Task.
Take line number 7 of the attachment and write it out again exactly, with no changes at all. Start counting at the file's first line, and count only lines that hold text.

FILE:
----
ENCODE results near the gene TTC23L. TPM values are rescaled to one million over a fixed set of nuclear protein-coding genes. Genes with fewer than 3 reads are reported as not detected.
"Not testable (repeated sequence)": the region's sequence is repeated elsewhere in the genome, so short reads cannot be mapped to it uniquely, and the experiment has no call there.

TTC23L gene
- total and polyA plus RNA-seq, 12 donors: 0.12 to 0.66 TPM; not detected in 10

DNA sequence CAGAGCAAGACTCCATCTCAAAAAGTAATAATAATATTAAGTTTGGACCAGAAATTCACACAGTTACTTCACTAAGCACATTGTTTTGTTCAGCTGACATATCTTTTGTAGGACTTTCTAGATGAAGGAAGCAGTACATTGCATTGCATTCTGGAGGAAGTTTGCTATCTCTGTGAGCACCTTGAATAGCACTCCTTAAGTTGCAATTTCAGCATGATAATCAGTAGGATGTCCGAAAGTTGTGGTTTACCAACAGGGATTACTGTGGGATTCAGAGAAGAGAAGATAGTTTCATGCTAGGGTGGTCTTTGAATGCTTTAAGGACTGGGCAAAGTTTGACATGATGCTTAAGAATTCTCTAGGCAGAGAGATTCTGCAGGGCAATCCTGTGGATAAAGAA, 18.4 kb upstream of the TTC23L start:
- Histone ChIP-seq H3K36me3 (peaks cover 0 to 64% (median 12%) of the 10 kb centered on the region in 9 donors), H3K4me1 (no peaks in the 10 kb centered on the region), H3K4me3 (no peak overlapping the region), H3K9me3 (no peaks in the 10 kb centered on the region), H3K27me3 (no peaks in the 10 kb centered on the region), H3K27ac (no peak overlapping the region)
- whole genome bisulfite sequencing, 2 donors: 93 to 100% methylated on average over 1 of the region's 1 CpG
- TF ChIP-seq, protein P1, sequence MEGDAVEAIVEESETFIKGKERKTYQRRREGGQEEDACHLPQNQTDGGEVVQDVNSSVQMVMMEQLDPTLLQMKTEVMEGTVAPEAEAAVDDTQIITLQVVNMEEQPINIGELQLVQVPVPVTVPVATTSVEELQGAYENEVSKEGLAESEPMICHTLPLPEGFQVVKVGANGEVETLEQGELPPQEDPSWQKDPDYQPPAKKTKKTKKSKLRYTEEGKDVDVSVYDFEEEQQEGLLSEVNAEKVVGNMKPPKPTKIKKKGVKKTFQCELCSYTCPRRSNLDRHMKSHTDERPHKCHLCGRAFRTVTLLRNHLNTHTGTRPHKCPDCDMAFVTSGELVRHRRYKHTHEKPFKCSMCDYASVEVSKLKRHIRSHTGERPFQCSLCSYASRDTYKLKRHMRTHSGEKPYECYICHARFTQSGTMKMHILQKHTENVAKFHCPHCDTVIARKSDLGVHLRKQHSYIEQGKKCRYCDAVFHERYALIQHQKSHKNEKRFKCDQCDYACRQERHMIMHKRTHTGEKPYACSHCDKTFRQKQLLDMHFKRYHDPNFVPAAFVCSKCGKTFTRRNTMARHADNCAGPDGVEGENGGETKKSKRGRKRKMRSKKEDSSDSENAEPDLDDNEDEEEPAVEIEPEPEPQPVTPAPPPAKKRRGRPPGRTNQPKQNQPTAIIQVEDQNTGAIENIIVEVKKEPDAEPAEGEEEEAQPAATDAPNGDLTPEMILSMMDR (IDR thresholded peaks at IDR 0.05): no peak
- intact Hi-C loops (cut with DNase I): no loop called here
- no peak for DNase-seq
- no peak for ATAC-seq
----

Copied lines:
- whole genome bisulfite sequencing, 2 donors: 93 to 100% methylated on average over 1 of the region's 1 CpG